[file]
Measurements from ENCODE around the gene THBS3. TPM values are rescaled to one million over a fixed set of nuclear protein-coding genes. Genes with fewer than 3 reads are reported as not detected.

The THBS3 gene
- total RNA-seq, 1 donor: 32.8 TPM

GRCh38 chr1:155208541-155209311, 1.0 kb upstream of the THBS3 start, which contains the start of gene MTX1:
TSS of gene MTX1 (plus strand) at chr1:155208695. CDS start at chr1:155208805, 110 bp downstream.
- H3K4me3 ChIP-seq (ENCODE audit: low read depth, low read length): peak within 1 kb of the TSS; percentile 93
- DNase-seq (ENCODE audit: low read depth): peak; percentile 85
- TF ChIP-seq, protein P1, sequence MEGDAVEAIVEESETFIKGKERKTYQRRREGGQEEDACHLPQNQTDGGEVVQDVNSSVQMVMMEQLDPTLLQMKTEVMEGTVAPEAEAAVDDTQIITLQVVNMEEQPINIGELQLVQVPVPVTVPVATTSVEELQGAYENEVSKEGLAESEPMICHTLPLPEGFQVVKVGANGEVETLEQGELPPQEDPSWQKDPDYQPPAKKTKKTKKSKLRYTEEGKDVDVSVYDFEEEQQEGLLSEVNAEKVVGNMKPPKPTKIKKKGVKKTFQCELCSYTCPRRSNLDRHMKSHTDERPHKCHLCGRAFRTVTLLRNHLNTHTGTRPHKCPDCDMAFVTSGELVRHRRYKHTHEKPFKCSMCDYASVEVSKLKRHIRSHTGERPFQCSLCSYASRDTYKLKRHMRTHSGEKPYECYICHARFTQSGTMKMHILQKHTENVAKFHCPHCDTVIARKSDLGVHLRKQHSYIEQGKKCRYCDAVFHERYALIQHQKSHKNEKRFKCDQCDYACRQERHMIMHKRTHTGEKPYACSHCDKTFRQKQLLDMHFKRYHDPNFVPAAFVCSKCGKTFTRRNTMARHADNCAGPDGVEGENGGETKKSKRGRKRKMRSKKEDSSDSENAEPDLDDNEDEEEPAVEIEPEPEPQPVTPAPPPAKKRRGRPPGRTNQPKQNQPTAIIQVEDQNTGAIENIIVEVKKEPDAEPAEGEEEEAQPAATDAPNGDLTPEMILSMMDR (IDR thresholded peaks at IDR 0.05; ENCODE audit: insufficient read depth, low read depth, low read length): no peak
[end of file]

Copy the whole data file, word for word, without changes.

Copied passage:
Measurements from ENCODE around the gene THBS3. TPM values are rescaled to one million over a fixed set of nuclear protein-coding genes. Genes with fewer than 3 reads are reported as not detected.

The THBS3 gene
- total RNA-seq, 1 donor: 32.8 TPM

GRCh38 chr1:155208541-155209311, 1.0 kb upstream of the THBS3 start, which contains the start of gene MTX1:
TSS of gene MTX1 (plus strand) at chr1:155208695. CDS start at chr1:155208805, 110 bp downstream.
- H3K4me3 ChIP-seq (ENCODE audit: low read depth, low read length): peak within 1 kb of the TSS; percentile 93
- DNase-seq (ENCODE audit: low read depth): peak; percentile 85
- TF ChIP-seq, protein P1, sequence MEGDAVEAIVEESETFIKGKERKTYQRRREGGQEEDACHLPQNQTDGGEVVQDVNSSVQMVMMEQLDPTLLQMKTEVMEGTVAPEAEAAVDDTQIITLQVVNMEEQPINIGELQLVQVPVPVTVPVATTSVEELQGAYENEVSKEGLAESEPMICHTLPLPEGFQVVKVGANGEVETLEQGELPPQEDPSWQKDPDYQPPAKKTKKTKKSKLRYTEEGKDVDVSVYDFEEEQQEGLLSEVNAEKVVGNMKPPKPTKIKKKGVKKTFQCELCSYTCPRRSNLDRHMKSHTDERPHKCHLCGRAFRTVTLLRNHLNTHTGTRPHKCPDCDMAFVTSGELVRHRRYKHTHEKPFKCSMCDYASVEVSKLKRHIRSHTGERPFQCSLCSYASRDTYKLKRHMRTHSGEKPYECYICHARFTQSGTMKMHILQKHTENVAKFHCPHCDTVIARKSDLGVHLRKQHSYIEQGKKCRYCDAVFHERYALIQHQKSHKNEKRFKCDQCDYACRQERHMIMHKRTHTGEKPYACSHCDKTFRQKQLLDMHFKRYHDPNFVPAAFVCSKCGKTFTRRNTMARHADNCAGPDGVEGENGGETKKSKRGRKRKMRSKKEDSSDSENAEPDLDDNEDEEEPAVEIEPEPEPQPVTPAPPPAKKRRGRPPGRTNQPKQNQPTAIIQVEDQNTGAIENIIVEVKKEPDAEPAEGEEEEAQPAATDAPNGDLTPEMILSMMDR (IDR thresholded peaks at IDR 0.05; ENCODE audit: insufficient read depth, low read depth, low read length): no peak